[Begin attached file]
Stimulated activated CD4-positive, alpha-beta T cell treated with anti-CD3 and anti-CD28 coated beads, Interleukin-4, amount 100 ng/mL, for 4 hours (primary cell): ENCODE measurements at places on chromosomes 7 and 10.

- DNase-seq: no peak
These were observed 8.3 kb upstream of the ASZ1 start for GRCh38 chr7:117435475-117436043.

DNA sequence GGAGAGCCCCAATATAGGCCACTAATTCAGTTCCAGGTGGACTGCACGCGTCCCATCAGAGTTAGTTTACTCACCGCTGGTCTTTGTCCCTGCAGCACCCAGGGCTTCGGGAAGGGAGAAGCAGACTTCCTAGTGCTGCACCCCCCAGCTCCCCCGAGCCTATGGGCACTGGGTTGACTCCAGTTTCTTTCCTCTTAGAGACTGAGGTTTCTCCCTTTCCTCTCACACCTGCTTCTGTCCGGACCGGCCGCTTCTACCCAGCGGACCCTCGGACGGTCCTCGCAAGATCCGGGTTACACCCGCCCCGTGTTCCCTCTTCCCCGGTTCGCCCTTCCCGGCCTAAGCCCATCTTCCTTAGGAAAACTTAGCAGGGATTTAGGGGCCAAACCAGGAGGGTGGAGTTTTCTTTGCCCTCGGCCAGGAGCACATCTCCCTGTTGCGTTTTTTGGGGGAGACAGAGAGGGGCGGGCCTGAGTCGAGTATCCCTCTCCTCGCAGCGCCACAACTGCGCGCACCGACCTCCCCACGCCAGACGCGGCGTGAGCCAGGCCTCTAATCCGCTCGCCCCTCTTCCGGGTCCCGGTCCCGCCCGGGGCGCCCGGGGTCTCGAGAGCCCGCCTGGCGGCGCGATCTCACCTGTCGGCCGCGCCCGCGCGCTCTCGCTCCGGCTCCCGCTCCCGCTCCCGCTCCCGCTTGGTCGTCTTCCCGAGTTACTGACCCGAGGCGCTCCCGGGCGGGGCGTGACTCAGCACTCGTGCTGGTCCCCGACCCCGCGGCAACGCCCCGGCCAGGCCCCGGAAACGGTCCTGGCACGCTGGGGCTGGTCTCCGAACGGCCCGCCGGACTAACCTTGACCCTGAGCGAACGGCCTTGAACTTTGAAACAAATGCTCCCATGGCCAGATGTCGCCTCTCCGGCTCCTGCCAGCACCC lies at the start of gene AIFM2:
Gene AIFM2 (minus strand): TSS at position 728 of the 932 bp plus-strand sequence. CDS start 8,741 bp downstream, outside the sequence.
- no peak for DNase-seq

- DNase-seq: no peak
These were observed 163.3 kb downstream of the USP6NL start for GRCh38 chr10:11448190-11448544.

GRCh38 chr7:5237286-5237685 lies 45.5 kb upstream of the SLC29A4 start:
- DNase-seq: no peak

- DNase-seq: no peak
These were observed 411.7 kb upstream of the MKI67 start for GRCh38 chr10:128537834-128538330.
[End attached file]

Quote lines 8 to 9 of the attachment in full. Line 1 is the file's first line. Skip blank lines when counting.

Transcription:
These were observed 163.3 kb downstream of the USP6NL start for GRCh38 chr10:11448190-11448544.

GRCh38 chr7:5237286-5237685 lies 45.5 kb upstream of the SLC29A4 start: